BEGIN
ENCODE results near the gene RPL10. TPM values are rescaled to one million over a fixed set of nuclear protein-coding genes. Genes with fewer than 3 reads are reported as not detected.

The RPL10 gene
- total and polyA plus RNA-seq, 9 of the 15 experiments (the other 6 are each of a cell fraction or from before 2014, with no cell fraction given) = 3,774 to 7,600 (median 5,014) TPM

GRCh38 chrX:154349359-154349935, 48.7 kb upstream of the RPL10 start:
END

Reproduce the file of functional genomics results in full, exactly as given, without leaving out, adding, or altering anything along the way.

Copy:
ENCODE results near the gene RPL10. TPM values are rescaled to one million over a fixed set of nuclear protein-coding genes. Genes with fewer than 3 reads are reported as not detected.

The RPL10 gene
- total and polyA plus RNA-seq, 9 of the 15 experiments (the other 6 are each of a cell fraction or from before 2014, with no cell fraction given) = 3,774 to 7,600 (median 5,014) TPM

GRCh38 chrX:154349359-154349935, 48.7 kb upstream of the RPL10 start: